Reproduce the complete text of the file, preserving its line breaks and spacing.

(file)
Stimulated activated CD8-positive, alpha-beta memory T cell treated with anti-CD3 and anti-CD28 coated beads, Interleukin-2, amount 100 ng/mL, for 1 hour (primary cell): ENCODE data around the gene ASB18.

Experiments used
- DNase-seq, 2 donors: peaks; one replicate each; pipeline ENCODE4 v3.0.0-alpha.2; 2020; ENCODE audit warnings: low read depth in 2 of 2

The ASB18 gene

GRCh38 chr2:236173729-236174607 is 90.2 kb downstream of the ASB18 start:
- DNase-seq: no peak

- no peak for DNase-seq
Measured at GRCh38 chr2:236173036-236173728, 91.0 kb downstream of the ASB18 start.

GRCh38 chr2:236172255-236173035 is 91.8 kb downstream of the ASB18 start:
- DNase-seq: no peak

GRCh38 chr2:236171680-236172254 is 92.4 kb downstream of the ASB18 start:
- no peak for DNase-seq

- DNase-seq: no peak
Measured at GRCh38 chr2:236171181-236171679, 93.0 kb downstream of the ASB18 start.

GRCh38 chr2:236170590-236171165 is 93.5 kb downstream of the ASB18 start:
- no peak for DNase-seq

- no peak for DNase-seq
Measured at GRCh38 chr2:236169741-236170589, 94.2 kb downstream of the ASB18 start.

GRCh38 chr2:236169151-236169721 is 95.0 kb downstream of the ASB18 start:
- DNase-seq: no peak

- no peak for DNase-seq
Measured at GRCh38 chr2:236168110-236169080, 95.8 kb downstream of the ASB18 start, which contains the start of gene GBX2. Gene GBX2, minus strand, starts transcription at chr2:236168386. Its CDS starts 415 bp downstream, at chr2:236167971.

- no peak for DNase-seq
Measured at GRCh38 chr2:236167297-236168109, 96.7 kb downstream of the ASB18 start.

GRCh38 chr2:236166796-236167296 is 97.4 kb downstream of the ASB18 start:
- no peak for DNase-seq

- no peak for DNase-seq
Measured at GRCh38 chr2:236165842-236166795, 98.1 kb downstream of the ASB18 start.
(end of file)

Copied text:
Stimulated activated CD8-positive, alpha-beta memory T cell treated with anti-CD3 and anti-CD28 coated beads, Interleukin-2, amount 100 ng/mL, for 1 hour (primary cell): ENCODE data around the gene ASB18.

Experiments used
- DNase-seq, 2 donors: peaks; one replicate each; pipeline ENCODE4 v3.0.0-alpha.2; 2020; ENCODE audit warnings: low read depth in 2 of 2

The ASB18 gene

GRCh38 chr2:236173729-236174607 is 90.2 kb downstream of the ASB18 start:
- DNase-seq: no peak

- no peak for DNase-seq
Measured at GRCh38 chr2:236173036-236173728, 91.0 kb downstream of the ASB18 start.

GRCh38 chr2:236172255-236173035 is 91.8 kb downstream of the ASB18 start:
- DNase-seq: no peak

GRCh38 chr2:236171680-236172254 is 92.4 kb downstream of the ASB18 start:
- no peak for DNase-seq

- DNase-seq: no peak
Measured at GRCh38 chr2:236171181-236171679, 93.0 kb downstream of the ASB18 start.

GRCh38 chr2:236170590-236171165 is 93.5 kb downstream of the ASB18 start:
- no peak for DNase-seq

- no peak for DNase-seq
Measured at GRCh38 chr2:236169741-236170589, 94.2 kb downstream of the ASB18 start.

GRCh38 chr2:236169151-236169721 is 95.0 kb downstream of the ASB18 start:
- DNase-seq: no peak

- no peak for DNase-seq
Measured at GRCh38 chr2:236168110-236169080, 95.8 kb downstream of the ASB18 start, which contains the start of gene GBX2. Gene GBX2, minus strand, starts transcription at chr2:236168386. Its CDS starts 415 bp downstream, at chr2:236167971.

- no peak for DNase-seq
Measured at GRCh38 chr2:236167297-236168109, 96.7 kb downstream of the ASB18 start.

GRCh38 chr2:236166796-236167296 is 97.4 kb downstream of the ASB18 start:
- no peak for DNase-seq

- no peak for DNase-seq
Measured at GRCh38 chr2:236165842-236166795, 98.1 kb downstream of the ASB18 start.